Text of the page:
The Greeks of Livorno and the Brotherhood of the Holy Trinity (1760-1900)
Livorno was one of the principal hubs of Greek trade in the eighteenth and nineteenth centuries. A duty-free port since the sixteenth century with an important international market economy and facilities for longer-term storage of levantine goods and grains, until the late nineteenth century Livorno enjoyed a strong strategic position with respect to Greek entrepreneurial interests in the Black sea, the Mediterranean, and the North Atlantic. From the late eighteenth century onwards, more and more merchants, manufacturers, and shop-keepers from Greece and Asia Minor came to join the previously fairly insignificant Greek community of Livorno, expanding their activities. Between the eighteenth and the nineteenth centuries the number of Greek commercial houses in Livorno, increased significantly. Prominent Greek merchant families; established themselves in the cosmopolitan Tyrrhennian port, and formed the nucleus of a Greek presence that soon acquired the same status and privileges that, ever since the sixteenth century, had been granted by the Tuscan rulers to other important foreign merchant communities. As the city was undergoing political, economic and social transformation, the Greeks maintained their role as an important element of Livorno's life and economy.(1)
The analysis of the multifaceted dynamic of interrelations and practices of the members of the Greek Orthodox community in Livorno -- their international business, their family and social life -- brought to light a factor that imposed an identity on the members of the Greek community, reflecting its religious, cultural, political and socio-economic concerns. This identity was, on the one hand, a sentiment of affiliation towards values that were determined by religious, geographico-territorial, psychological, historical, and cultural variables: the Orthodox faith and practices, geographical origin, the memory of a common past, Hellenic culture and language. On the other hand, it was an identity of which the expression and the function were determined by the historical context, and operated by means of a number of variables impinging on the shared socio-economic origins and evolution of the Greek merchants, a foreign Catholic society that hosted them, the practices of international commerce they operated prominently, political and economic contingencies, strategies of social ascendancy and integration.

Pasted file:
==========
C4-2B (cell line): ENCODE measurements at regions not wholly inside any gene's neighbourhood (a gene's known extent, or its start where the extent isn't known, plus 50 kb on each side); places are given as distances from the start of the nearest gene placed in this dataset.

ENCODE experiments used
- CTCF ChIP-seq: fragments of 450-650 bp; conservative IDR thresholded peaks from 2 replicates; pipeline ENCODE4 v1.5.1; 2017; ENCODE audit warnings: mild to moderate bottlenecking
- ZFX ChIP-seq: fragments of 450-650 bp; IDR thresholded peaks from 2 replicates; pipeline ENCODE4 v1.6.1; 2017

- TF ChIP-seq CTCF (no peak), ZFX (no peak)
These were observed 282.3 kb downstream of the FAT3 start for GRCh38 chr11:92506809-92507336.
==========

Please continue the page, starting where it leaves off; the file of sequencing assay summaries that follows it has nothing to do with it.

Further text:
However, this was not a one-way relation. As it was gradually shaped by adoptive practices, the Livornese Greeks' perception of identity also influenced their integration into Livornese society, their business practices and their communal life. In other words, it had a major role in the organization and structure of the community's administration; it inspired loyalties and solidarities that bound together the members of the Greek community; it determined the organization of their international business; and it influenced their marriage choices, kinship relations and their everyday sociability.(2)
A potent symbol of this identity, and a major factor in shaping and preserving the cohesion of the Greek community was the Greek Orthodox Brotherhood founded in Livorno in 1775. The initial purpose of the Confraternita della SS.Trinita -- officially …